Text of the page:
I was enchanted from the moment I hit the start button on the “Ben Franklin discovers electricity” display. A nerd at heart, I love history and gadgets and complicated objects that look like they could be steam punk sculptures but actually, changed the course of history, of modern life. Benjamin Franklin, Thomas Edison, Enrico Marconi and that cultish nerd of all nerds, Nikola Tesla, all have a place at the Spark Museum of Electrical Invention in Bellingham, Washington.
I’ve made the pilgrimage to this oddball temple of electricity two, or three times. Something crazy always happens. A docent played Queen’s “We Are the Champions” on the theremin. (Sorry, we asked, that guy doesn’t work there anymore. You’ll have to settle for this YouTube video.) A tall skinny guy with an encyclopedic knowledge of the dangers of current sparked off the Tesla coil. A gray-haired veteran wound up the gramophones and played the songs of another era, dragging us backwards through time. I swooned over the Bakelite radios, the brass and oak telephones and a TV with a round display. I took off my hat and my hair stood up, full of static from playing with the hands-on experiments that are targeted at kids – but who’s not a kid when there’s the blue snap of sparks and the chance to stick a balloon on the side of your mate’s head?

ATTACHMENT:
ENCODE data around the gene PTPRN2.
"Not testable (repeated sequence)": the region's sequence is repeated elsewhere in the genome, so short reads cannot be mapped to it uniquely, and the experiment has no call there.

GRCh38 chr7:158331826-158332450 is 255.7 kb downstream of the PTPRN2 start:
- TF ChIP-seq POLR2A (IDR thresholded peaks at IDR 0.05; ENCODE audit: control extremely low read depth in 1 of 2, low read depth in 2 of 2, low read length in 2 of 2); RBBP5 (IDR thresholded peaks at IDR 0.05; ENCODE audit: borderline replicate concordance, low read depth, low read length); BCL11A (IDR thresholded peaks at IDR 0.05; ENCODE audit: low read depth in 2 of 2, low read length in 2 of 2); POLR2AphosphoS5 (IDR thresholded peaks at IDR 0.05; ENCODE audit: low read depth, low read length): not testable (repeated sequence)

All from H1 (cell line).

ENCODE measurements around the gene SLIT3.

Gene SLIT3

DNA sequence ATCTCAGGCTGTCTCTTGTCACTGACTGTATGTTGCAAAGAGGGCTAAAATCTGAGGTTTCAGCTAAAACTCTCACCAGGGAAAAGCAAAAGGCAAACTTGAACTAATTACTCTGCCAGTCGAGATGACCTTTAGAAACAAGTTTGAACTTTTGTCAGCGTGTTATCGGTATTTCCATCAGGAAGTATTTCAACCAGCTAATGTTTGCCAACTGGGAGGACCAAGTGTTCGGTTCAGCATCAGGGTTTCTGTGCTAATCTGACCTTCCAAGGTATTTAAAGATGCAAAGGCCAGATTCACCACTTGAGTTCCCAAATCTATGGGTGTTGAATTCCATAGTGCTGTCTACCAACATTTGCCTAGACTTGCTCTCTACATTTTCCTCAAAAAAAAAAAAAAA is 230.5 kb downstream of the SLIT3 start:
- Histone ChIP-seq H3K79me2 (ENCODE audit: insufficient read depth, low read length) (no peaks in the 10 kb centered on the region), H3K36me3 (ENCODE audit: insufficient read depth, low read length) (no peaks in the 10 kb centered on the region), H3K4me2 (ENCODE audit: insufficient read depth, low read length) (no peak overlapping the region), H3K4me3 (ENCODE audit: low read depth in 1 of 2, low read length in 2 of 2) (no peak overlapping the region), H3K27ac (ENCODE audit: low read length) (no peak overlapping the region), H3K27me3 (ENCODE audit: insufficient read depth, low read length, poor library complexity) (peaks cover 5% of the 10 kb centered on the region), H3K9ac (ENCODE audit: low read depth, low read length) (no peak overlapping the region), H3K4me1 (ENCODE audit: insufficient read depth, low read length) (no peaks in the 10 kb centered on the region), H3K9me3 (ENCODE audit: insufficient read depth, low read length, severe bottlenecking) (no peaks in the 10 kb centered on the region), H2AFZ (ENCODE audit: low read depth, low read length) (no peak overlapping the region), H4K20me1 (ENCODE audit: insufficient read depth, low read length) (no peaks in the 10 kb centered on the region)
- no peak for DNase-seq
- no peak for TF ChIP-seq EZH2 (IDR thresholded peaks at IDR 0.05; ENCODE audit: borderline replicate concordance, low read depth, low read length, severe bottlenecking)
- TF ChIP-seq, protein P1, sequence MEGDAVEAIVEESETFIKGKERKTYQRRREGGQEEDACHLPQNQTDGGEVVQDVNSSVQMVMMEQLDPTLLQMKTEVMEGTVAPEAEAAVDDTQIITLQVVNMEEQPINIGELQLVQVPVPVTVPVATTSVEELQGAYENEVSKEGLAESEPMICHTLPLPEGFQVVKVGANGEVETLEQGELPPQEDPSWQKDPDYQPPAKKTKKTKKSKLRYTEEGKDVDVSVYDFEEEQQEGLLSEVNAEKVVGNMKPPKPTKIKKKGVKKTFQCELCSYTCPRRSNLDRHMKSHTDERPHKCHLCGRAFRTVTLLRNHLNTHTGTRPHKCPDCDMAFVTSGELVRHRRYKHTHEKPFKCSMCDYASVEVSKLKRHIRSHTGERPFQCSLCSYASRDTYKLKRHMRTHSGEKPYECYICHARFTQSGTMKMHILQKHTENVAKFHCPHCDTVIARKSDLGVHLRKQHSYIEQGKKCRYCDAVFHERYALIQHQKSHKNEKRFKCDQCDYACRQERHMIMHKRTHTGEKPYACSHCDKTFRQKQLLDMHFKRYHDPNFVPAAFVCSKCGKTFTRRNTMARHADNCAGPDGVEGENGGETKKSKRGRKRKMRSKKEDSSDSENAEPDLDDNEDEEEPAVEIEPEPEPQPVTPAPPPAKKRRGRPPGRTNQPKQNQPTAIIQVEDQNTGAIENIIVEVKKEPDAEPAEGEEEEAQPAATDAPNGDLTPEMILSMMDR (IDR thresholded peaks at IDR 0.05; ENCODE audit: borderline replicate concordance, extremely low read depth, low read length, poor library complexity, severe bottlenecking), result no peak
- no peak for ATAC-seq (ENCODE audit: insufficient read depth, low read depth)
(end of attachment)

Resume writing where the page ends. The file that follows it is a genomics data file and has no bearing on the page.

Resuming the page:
The museum has been around in various incarnations since 1985. They moved in to their expansive space in downtown Bellingham in 2001. If you’re even the tiniest bit geeky, you’ll need more time than you’d expect to knock around the old brick warehouse. If a docent offers to show you how something works, say yes, you won’t regret it.
And a tip, hardly a secret one, but worth knowing all the same: when your blood sugar drops from all that dorking it up over Leyden jars and radio tubes, head across the street to Rocket Donuts. They’ve got bacon maple bars, vintage sci-fi on the TV in the seating area, and a life-size replica of Gort from “The Day the Earth Stood Still.” Nerd heaven.
[Photo: Vacuum Tube Displays, American Museum of Radio & Electricity by Lumachrome via Flickr (Creative Commons)]